They wheeled me out to the car, where Audra was waiting for me. As we pulled away from the surgery, we immediately passed by a store that excessively sold olive oils. I found myself compelled to shout “Olive oil!”, then proceeded to give two-thumbs up and a smile to all of the olive oil patrons inside.

As we got back to our apartment building, I attempted to convince Audra to park in a disabled spot.

“I’m going to feel pretty disabled for the next thirty minutes, so it only seems fair. If they have any problems, they can take it up with my bloody mouth!”

I was pretty out of it for another fifteen minutes or so. I remember watching an episode of Peep Show and trying desperately to decide if I’m Mark, Jeremy or Super Hans. Probably some awful cocktail of the three. Which obviously makes me a Jeremy.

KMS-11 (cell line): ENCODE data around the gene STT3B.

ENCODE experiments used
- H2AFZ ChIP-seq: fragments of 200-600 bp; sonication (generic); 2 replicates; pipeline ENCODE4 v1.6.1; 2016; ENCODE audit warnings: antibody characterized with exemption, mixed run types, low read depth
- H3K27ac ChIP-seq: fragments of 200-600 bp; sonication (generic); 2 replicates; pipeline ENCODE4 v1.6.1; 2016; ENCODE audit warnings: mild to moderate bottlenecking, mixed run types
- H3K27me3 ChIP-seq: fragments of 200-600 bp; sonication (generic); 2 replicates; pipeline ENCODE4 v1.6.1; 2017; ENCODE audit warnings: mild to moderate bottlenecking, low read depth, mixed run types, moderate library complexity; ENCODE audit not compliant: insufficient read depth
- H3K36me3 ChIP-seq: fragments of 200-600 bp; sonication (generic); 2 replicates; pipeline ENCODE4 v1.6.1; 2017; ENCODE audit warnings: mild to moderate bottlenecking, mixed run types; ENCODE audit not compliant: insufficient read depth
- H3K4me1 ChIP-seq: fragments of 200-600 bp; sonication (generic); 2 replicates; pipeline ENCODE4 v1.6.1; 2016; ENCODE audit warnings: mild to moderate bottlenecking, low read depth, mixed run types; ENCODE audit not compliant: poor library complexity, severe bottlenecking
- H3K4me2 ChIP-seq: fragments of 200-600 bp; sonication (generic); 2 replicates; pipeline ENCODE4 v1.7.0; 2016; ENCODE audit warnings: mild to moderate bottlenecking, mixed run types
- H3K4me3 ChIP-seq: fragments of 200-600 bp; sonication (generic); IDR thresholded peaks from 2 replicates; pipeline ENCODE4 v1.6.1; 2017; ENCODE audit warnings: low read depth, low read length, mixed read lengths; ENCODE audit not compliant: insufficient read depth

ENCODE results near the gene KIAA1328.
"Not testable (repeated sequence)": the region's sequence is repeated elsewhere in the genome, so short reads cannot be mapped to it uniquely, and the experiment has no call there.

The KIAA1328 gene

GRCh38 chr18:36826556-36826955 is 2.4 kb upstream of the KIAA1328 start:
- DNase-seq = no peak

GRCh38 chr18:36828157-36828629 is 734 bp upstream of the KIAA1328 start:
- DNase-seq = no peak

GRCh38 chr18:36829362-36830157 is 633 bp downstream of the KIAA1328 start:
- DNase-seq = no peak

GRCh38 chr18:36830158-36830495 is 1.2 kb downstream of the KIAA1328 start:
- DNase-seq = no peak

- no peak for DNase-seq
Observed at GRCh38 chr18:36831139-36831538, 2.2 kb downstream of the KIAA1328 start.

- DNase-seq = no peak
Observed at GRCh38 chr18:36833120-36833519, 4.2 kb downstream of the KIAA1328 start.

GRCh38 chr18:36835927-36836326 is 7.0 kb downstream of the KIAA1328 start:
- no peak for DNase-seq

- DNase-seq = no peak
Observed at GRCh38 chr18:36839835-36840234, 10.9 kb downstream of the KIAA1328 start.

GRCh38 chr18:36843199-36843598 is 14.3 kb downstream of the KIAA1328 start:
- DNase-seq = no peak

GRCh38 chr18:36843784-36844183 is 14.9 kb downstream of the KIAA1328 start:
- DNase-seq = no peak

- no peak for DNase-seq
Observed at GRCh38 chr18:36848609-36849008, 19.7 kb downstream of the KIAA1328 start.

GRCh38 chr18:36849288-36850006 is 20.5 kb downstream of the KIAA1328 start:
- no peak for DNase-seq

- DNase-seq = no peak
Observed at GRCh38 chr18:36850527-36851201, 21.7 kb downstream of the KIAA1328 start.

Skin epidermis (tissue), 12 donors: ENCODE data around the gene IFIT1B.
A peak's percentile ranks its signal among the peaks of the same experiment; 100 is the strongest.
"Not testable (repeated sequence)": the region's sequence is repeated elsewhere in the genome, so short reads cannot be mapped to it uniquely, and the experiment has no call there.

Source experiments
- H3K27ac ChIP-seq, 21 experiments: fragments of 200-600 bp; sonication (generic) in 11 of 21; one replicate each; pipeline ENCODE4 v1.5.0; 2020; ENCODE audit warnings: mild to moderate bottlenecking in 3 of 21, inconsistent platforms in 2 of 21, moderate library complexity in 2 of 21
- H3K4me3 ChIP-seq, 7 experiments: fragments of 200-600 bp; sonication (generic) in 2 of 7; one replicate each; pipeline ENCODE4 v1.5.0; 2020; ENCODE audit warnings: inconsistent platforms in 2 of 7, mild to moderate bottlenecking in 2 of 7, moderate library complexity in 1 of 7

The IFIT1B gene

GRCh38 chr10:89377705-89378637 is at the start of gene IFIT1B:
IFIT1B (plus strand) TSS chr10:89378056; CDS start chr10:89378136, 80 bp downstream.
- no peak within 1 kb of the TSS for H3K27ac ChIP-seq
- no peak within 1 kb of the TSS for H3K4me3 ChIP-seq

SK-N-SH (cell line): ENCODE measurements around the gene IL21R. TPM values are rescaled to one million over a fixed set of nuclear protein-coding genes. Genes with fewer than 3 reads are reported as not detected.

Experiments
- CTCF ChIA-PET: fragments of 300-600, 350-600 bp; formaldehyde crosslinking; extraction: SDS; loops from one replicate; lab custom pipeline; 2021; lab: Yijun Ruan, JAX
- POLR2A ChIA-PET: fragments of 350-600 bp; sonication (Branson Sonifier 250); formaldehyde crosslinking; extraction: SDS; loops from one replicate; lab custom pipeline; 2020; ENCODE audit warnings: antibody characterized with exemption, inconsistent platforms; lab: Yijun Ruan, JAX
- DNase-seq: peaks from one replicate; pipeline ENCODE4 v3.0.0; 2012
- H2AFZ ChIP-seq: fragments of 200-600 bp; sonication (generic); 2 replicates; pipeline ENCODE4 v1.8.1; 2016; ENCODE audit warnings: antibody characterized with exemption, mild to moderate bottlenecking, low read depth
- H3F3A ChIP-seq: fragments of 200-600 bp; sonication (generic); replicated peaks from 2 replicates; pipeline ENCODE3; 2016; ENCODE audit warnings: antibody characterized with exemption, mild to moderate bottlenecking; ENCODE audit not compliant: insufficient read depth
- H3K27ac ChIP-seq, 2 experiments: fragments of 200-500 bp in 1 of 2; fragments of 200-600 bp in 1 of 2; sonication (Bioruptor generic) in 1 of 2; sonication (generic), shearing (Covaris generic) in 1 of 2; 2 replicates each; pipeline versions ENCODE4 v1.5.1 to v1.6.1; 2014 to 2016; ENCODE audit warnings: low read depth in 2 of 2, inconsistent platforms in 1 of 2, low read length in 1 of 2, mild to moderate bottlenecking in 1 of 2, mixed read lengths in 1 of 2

My wonderful mother-in-law arrived with lots of cold, soft foods. Ice-cream and milkshakes have been a life-saver. It feels good being able to eat unhealthy for a bit, even though sugary snacks are what got me in this mess to begin with.

I’m feeling good today, and would give multiple wisdom tooth extraction a 7/10. As long as you actually need the procedure. Don’t just start yanking them out for the hell of it.

Unless you’re really bored.

Today is Tuesday, June 19th and according to recent statistics I had a 33% chance of being able to make jokes about Trump around my dentist.